Tax season is in full swing and that means it’s prime time for criminals looking to take advantage of unsuspecting victims. Fraudulent tax schemes can take many different forms, oftentimes leaving taxpayers unaware that they’ve been duped until it’s too late. Every year, the Internal Revenue Service compiles its “Dirty Dozen” list, detailing the worst tax scams for consumers. If you haven’t filed your taxes yet, here’s what you need to be on the lookout for.
For the third year in a row, identity theft leading to tax fraud tops the Dirty Dozen list. Thieves gain access to your personal information, including your name and Social Security number, and then use it to file a fraudulent tax refund in order to claim a refund. Over the last few years, the IRS has stepped up its efforts to try and combat identity theft, which affected 1.6 million taxpayers in the first six months of 2013 alone. The agency offers tips and information on how to protect yourself against tax identity theft in a special section of its website.
For 2014, the IRS has a noted an increase in telephone scams involving callers who pretend to be IRS representatives. Scammers may tell victims that they owe back taxes or are entitled to a big refund. In some cases, the caller will threaten victims with arrest or loss of their driver’s license if they don’t pay up. Victims may be directed to pay their outstanding tax bills through a wire transfer or prepaid debit card or provide their bank account information over the phone. If you get a phone call that seems suspicious you can report it to the Treasury Inspector General for Tax Administration by calling 1-800-366-4484.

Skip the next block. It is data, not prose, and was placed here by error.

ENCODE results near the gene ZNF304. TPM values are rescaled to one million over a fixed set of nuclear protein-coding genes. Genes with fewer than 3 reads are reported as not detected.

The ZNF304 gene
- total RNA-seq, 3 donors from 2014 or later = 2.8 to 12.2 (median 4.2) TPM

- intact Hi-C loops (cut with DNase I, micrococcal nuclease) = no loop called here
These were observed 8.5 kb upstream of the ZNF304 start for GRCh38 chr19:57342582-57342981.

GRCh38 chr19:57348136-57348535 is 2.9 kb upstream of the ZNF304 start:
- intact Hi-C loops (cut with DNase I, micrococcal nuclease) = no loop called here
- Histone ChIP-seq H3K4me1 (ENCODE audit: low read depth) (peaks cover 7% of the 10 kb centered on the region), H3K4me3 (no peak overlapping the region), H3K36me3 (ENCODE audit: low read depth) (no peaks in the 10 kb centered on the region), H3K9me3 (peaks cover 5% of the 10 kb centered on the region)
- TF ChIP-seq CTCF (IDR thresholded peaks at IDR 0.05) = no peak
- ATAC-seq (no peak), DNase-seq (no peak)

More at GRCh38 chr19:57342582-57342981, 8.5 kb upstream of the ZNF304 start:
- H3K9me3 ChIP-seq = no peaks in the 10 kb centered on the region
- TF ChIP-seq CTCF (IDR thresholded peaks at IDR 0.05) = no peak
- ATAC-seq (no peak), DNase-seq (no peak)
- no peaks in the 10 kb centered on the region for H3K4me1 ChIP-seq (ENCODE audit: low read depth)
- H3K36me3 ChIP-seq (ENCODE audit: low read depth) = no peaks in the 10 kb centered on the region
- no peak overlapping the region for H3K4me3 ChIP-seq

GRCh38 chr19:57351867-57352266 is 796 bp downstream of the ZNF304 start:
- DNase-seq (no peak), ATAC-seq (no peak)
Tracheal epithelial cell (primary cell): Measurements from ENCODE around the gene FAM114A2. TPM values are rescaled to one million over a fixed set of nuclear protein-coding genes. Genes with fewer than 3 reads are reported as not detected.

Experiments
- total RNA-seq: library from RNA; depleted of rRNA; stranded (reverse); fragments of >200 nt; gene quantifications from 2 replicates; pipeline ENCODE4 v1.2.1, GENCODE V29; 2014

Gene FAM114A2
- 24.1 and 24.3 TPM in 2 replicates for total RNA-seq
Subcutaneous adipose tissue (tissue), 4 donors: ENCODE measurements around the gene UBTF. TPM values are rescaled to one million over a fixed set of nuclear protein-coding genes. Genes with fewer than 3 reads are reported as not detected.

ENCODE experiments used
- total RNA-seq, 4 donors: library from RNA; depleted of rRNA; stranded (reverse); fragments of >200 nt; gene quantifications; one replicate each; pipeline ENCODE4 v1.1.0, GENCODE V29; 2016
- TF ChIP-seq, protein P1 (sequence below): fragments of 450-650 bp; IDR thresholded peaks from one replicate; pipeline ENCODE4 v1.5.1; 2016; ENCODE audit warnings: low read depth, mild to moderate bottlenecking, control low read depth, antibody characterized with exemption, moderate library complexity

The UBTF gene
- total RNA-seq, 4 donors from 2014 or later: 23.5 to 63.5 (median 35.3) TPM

Phishing scams involve the theft of your personal or financial information through the use of emails or fake websites. Typically, victims receive an unsolicited email requesting information or asking victims to visit a specific site. By clicking on links included in the email, victims inadvertently install spyware or malware on their computers, allowing criminals to track you online. In some cases, scammers disguise themselves as legitimate companies or agencies, including the IRS. If you suspect a phishing scam, you should forward the email or link to email@example.com.
“Free Money” Scams
If you’re planning to hire someone to do your taxes, you need to be aware of scammers who try to lure victims in with promises of inflated refunds. Typically, scam artists use flyers or advertisements to drum up business and they may target low-income individuals, the elderly and non-English speakers. Criminals tell their customers they can get them a much bigger refund than they’re entitled to by filing a return filled with claims for credits they don’t actually qualify for. By the time the victim catches on, the crooks have already made off with a hefty fee. Keep in mind that if you participate in this kind of tax scam intentionally, you could be on the hook for a $5,000 penalty.
Return Preparer Fraud
According to the IRS, approximately 60% of taxpayers will seek out professional help when it’s time to file their taxes. If you choose a tax professional who engages in unethical or criminal behavior, you could end up paying the price once the IRS gets wind of it. Before you hand over your personal information to a tax pro, check to make sure they have an IRS Preparer Tax Identification Number and don’t do business with anyone who refuses to sign a return they’ve prepared.
Charitable Organization Scams